Grasfrosch (Rana temporaria), jüngeres Weibchen CC BY-SA 2.5 Richard Bartz (

European grass frog


The snout-vent length of adults reaches a maximum of eleven cm, with females growing slightly larger on average than males due to the slightly later onset of sexual maturity. Most specimens, however, are between seven and nine cm in size and appear quite plump. The upperparts can be yellow, red or dark brown in colour. In some animals it is only slightly marked, others have irregular black spots that can occasionally almost obscure the ground colour. The two dorsal gland bars approach each other a bit in the shoulder area. The characteristic triangular temporal spot on both sides with the tympanic membrane in it is distinctly dark brown, as in all brown frogs. The transverse striation of the hind legs is also a characteristic of all brown frogs. The male's underpart is whitish-grey and mostly unspotted, while the female's is often yellow with a reddish marbling. The tip of the snout is bluntly bevelled and rounded in plan view, the pupil is elongated and horizontally aligned. The inner metatarsal tubercle on the sole of the foot appears small and soft in this species.

The forelegs of the males are much more strongly built than those of the females. This is due to the reproductive behaviour, as the animals have to hold on to the females' backs in an axillary clasp (amplexus), sometimes for days. At spawning time, the males sometimes appear slightly "flabby" due to accumulations of lymph fluid and may even appear slightly bluish (but not as intensely as moor frog males). They develop dark, rough rutting calluses on their respective inner fingers during this phase. In females, a so-called breeding tubercles of whitish "spots" on the flanks and hind legs can be observed at spawning time.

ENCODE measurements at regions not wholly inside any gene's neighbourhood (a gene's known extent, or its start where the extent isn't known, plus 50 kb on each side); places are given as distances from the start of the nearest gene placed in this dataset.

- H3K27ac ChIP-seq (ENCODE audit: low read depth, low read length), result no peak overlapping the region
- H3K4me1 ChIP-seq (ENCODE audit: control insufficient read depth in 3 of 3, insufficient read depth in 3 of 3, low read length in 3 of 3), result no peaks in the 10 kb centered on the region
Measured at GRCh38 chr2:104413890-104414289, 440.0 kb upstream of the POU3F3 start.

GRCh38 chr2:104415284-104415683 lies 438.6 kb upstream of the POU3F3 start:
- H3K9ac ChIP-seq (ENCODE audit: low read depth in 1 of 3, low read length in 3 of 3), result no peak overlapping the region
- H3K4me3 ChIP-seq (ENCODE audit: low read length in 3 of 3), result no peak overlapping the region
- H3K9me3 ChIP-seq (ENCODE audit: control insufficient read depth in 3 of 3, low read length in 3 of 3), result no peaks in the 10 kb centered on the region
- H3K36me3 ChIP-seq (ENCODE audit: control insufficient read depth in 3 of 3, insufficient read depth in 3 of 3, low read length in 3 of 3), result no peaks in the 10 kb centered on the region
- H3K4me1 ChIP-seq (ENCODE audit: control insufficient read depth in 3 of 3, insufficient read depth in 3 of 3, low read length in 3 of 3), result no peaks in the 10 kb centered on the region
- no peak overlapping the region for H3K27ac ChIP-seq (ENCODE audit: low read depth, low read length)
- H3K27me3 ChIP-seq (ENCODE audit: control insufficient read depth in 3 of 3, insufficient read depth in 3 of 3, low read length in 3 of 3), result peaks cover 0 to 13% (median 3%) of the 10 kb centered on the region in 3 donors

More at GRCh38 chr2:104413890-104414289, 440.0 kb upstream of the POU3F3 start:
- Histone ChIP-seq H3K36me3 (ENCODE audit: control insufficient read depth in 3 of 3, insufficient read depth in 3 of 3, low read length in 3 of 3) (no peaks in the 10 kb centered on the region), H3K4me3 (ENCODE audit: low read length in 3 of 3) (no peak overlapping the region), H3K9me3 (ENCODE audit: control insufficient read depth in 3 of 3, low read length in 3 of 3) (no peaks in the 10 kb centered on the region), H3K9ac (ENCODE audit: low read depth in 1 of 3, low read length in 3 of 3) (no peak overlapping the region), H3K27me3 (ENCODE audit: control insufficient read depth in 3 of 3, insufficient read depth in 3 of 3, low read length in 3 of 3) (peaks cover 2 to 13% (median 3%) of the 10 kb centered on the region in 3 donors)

Spawning waters include a wide range of standing or slow-flowing waters. However, shallower, sunlit still waters such as small ponds and pools (also garden ponds) are preferred, although they are rarely allowed to dry out, or also cattle watering places in grassland areas. Floodplain grasslands, for example from the floodplain swath, are particularly popular as spawning substrates. After laying their eggs, the animals usually leave the watercourse very quickly and go over to terrestrial life. Habitats now include grassland, fringe biotopes, bushes, water banks, forests, gardens, parks and moors. At night, the frogs hunt for insects (e.g. beetles and grasshoppers), isopods, worms, spiders and slugs, during the day they hide in damp places between vegetation or under stones or deadwood. Hibernation sometimes takes place at the bottom of water bodies (then often collectively), but mainly terrestrially in holes in the ground and similar frost-free shelters. Before that, in autumn, the animals have usually already migrated some distance towards the spawning water or even use it for hibernation in cold torpor - summer habitat and hibernation quarters are therefore not necessarily identical.

The text is a translation of an excerpt from Wikipedia ( On wikipedia the text is available under a „Creative Commons Attribution/Share Alike“ licence. Status: 29 June 2021